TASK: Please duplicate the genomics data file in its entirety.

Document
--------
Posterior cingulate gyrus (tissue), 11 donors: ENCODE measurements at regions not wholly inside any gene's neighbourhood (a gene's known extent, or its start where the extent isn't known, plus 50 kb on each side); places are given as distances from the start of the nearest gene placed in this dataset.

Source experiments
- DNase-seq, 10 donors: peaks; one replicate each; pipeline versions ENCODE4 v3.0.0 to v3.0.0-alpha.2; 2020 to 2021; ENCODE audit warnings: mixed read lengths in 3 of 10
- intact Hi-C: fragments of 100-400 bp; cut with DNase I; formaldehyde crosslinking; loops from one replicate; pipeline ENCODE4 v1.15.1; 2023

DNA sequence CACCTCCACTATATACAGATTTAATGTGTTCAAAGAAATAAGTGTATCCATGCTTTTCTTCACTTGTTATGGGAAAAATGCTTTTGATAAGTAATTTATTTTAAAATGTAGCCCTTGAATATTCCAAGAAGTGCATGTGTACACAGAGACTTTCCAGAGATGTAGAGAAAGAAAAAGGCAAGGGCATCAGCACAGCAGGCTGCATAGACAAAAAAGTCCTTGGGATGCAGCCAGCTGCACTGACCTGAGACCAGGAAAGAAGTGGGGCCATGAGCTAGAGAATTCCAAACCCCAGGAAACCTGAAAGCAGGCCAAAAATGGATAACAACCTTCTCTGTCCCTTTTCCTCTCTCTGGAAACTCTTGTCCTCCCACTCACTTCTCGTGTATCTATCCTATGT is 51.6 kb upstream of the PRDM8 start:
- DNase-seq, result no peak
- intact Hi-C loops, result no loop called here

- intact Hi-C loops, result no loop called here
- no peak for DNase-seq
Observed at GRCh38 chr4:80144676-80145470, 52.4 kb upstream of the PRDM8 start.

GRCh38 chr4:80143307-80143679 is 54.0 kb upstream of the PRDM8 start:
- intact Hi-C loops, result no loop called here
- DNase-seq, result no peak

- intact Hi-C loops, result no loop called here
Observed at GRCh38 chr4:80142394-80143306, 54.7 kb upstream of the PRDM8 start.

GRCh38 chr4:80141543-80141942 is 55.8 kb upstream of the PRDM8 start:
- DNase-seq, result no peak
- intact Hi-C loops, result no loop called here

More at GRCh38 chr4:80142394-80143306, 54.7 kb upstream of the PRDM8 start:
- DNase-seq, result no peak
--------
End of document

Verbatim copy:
Posterior cingulate gyrus (tissue), 11 donors: ENCODE measurements at regions not wholly inside any gene's neighbourhood (a gene's known extent, or its start where the extent isn't known, plus 50 kb on each side); places are given as distances from the start of the nearest gene placed in this dataset.

Source experiments
- DNase-seq, 10 donors: peaks; one replicate each; pipeline versions ENCODE4 v3.0.0 to v3.0.0-alpha.2; 2020 to 2021; ENCODE audit warnings: mixed read lengths in 3 of 10
- intact Hi-C: fragments of 100-400 bp; cut with DNase I; formaldehyde crosslinking; loops from one replicate; pipeline ENCODE4 v1.15.1; 2023

DNA sequence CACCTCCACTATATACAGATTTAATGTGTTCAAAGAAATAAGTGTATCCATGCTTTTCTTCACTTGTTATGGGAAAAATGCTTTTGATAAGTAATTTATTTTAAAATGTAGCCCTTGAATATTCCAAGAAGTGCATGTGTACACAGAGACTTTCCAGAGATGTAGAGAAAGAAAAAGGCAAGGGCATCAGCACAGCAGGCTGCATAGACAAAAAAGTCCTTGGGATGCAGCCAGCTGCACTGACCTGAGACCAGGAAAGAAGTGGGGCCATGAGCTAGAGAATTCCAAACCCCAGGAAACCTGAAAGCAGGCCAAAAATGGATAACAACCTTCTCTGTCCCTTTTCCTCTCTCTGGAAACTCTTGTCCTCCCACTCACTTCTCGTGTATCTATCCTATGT is 51.6 kb upstream of the PRDM8 start:
- DNase-seq, result no peak
- intact Hi-C loops, result no loop called here

- intact Hi-C loops, result no loop called here
- no peak for DNase-seq
Observed at GRCh38 chr4:80144676-80145470, 52.4 kb upstream of the PRDM8 start.

GRCh38 chr4:80143307-80143679 is 54.0 kb upstream of the PRDM8 start:
- intact Hi-C loops, result no loop called here
- DNase-seq, result no peak

- intact Hi-C loops, result no loop called here
Observed at GRCh38 chr4:80142394-80143306, 54.7 kb upstream of the PRDM8 start.

GRCh38 chr4:80141543-80141942 is 55.8 kb upstream of the PRDM8 start:
- DNase-seq, result no peak
- intact Hi-C loops, result no loop called here

More at GRCh38 chr4:80142394-80143306, 54.7 kb upstream of the PRDM8 start:
- DNase-seq, result no peak